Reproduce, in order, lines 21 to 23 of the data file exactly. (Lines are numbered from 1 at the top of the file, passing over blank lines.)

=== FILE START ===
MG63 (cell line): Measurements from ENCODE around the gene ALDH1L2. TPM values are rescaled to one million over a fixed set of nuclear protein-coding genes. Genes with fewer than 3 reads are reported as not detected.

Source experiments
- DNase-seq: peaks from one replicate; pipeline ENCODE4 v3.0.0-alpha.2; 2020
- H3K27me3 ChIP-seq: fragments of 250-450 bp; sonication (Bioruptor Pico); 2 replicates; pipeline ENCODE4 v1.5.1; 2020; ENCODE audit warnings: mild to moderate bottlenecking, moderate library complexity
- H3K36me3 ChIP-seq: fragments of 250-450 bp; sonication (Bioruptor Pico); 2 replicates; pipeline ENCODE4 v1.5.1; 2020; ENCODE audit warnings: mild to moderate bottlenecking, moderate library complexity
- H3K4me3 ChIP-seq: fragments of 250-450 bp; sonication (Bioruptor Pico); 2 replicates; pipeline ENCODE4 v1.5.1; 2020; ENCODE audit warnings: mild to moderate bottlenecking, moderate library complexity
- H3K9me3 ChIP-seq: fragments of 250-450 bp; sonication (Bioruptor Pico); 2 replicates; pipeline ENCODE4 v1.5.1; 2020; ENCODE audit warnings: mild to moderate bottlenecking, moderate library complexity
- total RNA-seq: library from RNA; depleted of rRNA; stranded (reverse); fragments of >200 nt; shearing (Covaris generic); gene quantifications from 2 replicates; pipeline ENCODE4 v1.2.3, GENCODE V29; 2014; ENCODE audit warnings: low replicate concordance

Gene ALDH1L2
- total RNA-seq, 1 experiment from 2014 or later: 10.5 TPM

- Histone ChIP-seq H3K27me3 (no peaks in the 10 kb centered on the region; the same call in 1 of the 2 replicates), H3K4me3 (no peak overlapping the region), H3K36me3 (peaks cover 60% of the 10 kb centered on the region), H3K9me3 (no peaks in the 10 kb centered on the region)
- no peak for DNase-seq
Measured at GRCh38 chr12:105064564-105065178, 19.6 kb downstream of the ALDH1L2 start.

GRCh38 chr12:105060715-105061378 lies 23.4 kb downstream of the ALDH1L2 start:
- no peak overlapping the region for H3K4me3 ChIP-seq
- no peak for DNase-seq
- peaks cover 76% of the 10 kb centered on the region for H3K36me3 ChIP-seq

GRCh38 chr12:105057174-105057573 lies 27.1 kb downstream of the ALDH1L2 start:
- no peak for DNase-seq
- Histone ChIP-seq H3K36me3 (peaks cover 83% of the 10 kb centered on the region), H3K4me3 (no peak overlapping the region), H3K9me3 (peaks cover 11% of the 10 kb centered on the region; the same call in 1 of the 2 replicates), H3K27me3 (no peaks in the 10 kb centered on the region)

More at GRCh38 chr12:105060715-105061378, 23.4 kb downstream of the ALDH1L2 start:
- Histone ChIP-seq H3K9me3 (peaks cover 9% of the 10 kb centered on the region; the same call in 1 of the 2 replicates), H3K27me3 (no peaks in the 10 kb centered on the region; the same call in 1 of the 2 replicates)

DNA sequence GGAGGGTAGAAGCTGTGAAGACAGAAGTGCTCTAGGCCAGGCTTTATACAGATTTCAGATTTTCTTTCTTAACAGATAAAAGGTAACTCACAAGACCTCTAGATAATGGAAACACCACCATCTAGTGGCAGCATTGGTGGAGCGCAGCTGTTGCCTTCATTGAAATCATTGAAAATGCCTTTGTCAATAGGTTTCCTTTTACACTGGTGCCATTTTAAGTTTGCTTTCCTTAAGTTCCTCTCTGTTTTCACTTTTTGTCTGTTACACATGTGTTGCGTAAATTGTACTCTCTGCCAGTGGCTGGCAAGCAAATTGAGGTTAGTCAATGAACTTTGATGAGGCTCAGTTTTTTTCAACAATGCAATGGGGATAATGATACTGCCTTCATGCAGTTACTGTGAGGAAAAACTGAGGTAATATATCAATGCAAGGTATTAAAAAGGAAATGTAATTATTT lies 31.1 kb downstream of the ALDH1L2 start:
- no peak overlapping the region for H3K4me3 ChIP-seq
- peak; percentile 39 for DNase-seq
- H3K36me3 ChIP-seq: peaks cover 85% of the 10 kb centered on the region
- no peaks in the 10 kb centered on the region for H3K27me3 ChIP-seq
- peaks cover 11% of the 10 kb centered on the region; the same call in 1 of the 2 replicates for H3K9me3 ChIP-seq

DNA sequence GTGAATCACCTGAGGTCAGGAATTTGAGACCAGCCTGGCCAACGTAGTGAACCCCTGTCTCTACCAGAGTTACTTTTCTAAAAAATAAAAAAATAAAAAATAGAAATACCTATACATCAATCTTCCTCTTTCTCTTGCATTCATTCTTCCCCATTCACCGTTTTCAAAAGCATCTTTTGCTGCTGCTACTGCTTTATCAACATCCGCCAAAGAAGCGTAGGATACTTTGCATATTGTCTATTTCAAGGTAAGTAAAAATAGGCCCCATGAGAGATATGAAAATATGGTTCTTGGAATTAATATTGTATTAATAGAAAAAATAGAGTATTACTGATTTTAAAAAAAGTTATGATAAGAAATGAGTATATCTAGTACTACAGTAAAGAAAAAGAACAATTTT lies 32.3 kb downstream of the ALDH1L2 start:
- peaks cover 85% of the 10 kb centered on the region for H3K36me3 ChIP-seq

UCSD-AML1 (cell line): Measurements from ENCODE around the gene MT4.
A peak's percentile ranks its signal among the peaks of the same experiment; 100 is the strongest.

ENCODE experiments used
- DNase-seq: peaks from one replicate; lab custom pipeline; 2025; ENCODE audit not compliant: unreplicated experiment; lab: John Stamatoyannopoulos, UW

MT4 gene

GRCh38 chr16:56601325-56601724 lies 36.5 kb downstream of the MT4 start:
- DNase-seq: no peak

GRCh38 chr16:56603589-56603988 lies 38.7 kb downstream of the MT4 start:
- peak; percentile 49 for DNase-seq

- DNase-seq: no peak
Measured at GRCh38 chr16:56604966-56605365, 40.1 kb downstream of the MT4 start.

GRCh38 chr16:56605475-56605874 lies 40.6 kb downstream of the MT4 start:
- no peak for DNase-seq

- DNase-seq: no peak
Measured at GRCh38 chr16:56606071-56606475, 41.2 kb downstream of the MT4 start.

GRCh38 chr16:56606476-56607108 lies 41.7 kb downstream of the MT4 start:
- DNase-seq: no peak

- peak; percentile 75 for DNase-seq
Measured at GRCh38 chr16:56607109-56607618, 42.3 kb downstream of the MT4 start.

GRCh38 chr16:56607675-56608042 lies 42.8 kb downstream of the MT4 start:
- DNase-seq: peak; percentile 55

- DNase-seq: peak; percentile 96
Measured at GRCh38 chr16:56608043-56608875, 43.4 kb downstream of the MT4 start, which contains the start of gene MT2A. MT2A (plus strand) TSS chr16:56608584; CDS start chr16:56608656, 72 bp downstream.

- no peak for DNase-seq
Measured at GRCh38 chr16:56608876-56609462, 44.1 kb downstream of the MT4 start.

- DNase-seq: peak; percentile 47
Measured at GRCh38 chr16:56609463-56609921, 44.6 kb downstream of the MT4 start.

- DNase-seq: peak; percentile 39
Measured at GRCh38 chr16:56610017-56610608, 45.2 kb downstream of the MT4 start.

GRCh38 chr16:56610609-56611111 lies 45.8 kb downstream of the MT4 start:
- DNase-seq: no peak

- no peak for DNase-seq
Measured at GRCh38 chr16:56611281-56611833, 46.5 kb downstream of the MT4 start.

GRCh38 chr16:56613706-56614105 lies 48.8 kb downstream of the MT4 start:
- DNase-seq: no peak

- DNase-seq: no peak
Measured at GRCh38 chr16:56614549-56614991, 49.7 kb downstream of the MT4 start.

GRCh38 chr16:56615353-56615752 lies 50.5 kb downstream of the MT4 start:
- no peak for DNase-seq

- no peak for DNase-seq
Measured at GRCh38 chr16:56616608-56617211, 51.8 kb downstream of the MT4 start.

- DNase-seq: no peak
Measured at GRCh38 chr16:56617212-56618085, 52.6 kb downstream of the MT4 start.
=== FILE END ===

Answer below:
More at GRCh38 chr12:105060715-105061378, 23.4 kb downstream of the ALDH1L2 start:
- Histone ChIP-seq H3K9me3 (peaks cover 9% of the 10 kb centered on the region; the same call in 1 of the 2 replicates), H3K27me3 (no peaks in the 10 kb centered on the region; the same call in 1 of the 2 replicates)

DNA sequence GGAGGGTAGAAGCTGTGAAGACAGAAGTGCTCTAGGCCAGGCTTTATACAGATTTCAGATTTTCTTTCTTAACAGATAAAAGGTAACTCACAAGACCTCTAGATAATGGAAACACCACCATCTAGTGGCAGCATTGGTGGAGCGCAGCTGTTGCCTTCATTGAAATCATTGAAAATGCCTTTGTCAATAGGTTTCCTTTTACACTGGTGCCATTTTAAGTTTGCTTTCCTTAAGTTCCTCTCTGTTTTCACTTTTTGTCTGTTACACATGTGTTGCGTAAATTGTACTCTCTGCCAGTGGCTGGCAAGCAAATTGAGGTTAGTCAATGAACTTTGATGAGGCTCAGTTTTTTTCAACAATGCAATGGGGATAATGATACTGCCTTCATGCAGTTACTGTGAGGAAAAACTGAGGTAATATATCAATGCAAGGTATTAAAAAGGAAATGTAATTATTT lies 31.1 kb downstream of the ALDH1L2 start: